Discover recent advances in treating cancer in dogs. Modern drugs, effective pain relief and patient-focused approach, mean your pet stays well during treatment and lives longer.When you hear the diagnosis, “I’m sorry, but your dog has cancer,” it’s a sick-to-your-stomach moment. It can be a struggle to come to terms with the news and you leave the clinic feeling helpless.But the truth is, for the majority of patients there are options for treating cancer in dogs. Perhaps at first you’d baulk at putting your best-buddy through chemo or other therapies. After all, in people, chemotherapy has distressing side effects, and this isn’t something you could bear for the dog.However, the aim of treatment is different in dogs, and maintaining a good quality of life is a priority. With this in mind, it might after all be worth weighing up the options.

A Balancing Act

 In people, the aim of cancer therapy is to cure the patient. This means high doses of drugs, chemo or radiation, and frequent treatments. It is the aggressive nature of therapy that is largely responsible for the side effects, such as hair loss and severe sickness. In dogs, however, there is no reason to achieve, for example, a 30 years remission. Instead, the aim is to slow progression whilst maintaining a good quality of life; in other words having your cake and eating it. This is done by using lower doses of meds, less frequently, which reduces the risk of side effects. As a result side effects and sickness are less severe. Ultimately, treating your dog is about balancing quality and length of life. The veterinarian aims for that sweet spot where deterioration is slowed but therapy doesn’t cause excessive distress.

Options for Treatment

 Your veterinarian will thoroughly assess the dog’s condition, to plan which treatment is right for your pet pal. Of these therapies, chemotherapy is the best known, but there are other choices, including surgery, radiotherapy, and new treatments that are coming on-stream.

Chemotherapy

 Chemotherapy works by using drugs that are toxic to rapidly dividing cancer cells. Chemo is a great choice for tackling ‘disseminated’ or widespread cancers, such as lymphoma in dogs, where surgery is not an option. Chemotherapy drugs aren’t ‘cuddly’ and must be treated with respect, even at reduced dosages. For example they can suppress the bone marrow, weaken the immune system and make the dog vulnerable to infection. But again, your veterinarian will monitor response to the drugs, be alert for fever and low white cell counts, and adjust doses as necessary. In addition, there’s now a great anti-vomiting drug, maropitant (TM Cerenia), which eliminates nausea. If even the low dose chemo does upset his stomach, Cerenia can settle it and prevent him from feeling sick.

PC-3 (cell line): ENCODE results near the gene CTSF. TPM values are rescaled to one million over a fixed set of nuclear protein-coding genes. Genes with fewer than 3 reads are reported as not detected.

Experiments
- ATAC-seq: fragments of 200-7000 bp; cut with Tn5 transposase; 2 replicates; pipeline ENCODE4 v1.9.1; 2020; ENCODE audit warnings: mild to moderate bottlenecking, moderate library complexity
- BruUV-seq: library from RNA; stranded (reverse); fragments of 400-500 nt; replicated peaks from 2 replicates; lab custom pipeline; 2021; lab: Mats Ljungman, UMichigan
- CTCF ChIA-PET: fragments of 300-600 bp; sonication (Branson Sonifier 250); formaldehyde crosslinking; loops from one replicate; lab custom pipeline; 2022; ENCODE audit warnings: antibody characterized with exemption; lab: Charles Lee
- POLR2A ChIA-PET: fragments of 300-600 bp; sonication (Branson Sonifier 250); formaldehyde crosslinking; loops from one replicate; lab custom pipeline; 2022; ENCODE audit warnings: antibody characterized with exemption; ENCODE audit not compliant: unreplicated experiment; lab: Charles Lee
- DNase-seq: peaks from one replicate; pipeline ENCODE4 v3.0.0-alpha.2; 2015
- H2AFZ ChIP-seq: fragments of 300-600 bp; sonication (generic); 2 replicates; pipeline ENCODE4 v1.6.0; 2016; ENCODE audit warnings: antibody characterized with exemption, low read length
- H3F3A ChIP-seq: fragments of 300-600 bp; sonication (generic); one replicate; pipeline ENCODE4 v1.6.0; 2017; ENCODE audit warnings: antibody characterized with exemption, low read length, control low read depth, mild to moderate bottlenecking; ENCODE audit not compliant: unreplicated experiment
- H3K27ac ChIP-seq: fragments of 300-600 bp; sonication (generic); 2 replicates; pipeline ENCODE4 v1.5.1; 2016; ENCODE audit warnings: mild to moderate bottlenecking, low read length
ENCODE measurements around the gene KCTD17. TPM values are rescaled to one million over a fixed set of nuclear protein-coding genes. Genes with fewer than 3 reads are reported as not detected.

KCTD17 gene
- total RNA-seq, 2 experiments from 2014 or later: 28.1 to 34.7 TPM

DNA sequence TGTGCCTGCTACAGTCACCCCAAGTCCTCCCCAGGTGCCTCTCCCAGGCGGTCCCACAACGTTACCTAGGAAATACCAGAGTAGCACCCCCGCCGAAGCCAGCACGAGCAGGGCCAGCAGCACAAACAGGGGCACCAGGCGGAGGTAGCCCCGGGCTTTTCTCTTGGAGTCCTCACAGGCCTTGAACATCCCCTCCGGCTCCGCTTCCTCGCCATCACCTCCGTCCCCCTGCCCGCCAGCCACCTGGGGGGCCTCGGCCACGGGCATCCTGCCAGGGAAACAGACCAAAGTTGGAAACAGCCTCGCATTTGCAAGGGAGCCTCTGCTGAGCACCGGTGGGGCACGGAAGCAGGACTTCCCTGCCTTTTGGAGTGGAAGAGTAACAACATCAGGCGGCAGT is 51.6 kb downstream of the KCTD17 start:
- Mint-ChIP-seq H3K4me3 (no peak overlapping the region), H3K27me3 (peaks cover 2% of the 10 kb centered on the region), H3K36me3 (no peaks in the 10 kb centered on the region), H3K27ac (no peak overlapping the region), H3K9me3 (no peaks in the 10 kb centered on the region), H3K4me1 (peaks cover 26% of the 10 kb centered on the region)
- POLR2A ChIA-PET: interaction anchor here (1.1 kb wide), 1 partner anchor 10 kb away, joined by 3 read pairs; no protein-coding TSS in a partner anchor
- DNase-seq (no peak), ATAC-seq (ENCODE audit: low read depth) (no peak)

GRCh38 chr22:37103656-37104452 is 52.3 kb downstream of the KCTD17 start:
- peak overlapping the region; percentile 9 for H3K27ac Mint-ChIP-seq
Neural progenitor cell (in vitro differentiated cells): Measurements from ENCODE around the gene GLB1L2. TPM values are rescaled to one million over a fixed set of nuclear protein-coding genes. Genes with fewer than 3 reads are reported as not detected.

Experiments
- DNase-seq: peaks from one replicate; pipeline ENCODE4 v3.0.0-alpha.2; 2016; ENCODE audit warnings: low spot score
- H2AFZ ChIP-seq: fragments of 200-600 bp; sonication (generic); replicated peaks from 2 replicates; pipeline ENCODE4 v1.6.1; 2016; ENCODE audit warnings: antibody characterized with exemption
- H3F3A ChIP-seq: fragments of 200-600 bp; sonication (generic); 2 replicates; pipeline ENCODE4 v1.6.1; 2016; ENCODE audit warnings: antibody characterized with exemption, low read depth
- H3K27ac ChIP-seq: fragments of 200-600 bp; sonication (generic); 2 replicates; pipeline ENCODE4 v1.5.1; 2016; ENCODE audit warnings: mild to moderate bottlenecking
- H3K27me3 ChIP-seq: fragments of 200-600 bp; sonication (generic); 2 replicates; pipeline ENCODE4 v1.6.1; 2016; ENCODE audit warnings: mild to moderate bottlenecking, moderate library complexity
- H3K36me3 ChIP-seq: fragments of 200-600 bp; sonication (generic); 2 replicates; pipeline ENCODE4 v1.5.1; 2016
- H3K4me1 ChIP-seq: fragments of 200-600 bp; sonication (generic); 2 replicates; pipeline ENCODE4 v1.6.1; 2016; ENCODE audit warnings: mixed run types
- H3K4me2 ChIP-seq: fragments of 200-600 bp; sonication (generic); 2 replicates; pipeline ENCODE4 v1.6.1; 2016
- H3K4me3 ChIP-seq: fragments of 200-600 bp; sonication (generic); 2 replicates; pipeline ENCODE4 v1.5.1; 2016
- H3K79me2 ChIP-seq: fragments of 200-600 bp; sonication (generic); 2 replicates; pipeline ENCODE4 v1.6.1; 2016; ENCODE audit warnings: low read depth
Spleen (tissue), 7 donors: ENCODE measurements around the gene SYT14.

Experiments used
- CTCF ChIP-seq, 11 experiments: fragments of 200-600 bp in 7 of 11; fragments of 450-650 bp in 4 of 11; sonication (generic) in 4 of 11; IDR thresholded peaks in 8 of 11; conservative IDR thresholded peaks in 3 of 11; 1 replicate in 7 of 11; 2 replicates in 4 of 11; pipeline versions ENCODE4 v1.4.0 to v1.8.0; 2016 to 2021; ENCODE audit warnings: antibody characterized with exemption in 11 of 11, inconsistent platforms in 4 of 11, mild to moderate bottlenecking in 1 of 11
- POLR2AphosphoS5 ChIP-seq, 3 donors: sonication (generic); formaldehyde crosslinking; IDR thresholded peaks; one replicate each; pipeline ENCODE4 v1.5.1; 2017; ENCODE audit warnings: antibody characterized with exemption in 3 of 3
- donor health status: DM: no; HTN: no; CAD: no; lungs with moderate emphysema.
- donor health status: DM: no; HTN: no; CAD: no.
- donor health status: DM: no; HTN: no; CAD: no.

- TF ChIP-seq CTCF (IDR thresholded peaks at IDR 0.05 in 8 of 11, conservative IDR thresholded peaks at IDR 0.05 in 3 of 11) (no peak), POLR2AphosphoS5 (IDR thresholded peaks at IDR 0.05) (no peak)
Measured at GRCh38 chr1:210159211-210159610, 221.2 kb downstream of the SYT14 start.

Surgery

 When caught early, localized dog tumors can often be surgically removed. ‘Early’ is the key word here because the smaller the tumor the more likely surgery is to completely remove it before any spread. Indeed, for some cancers in dogs, such as Mast Cell Tumors, surgery is the treatment of choice. Successfully removing the whole tumor with wide margins, gives the best chance of a full recovery. Whilst radical surgery may seem daunting, modern medicines can alleviate even severe pain. And once the dog goes home you can monitor dog pain levels and give additional pain relief as needed, to avoid unnecessary distress. 

Radiotherapy

Some dog tumors are too big or in a place (such as the jaw) that makes removal impossible. For these guys radiotherapy may be an option. Radiotherapy uses a highly focused x-ray beam to destroy cancer cells. It has various uses, such as:
  • ‘Cleaning’ the site of a previous cancer surgery, to blitz any lingering cancer cells
  • Destroy a tumor
  • Shrink the size of a large tumor as preparation for surgery
 For the right patients radiotherapy is worth pursuing, although it does have downsides, not least of these are the practical aspects, such as travelling once a week to a special oncology center for treatments. In addition, a general anesthetic is required each time, so his overall health needs to be good. Often times the veterinarian will recommend a combination of the above modalities in order to exploit their respective benefits while minimizing the adverse effects that come with each one.

New Treatments

New treatments for cancer in dogs appear all the time. Examples include:
  • Photodynamic therapy: This uses a combination of light, drugs, and oxygen to target cancer cells
  • Cancer vaccine: A new cancer-directed vaccine has the potential to shrink down malignant melanomas and offers hope for some patients.
  • Modern Drugs: New classes of drugs, such as the tyrosine kinase inhibitors, can make an impressive difference to dogs with widespread mast cell tumors.
 Speak to your veterinarian or consider referral to a veterinary oncology specialist for an in-depth discussion about the right treatment for your dog.

Palliative Care

Last not least, palliative care should not be overlooked as a reasonable choice in the appropriate cases.. Just because there are treatments such as chemo or radiotherapy, doesn’t mean you have to take them. Excessive stress and anxiety from frequent hospital visits, as well as side effects from treatments, may be considered when devising a specific treatment plan for your pet. The best palliative care means learning how to read your dog’s pain and managing his symptoms. To help you do this, some veterinarians offer hospice care visits to your home, so the dog doesn’t need to travel to the clinic. Above all, there are options for treatment, should you wish to pursue them. And whilst no-one wants to hear their dog has cancer, know things aren’t as bleak as they might at first appear. But whatever you decide, know there’s no right and wrong answer, only what’s best for your dog.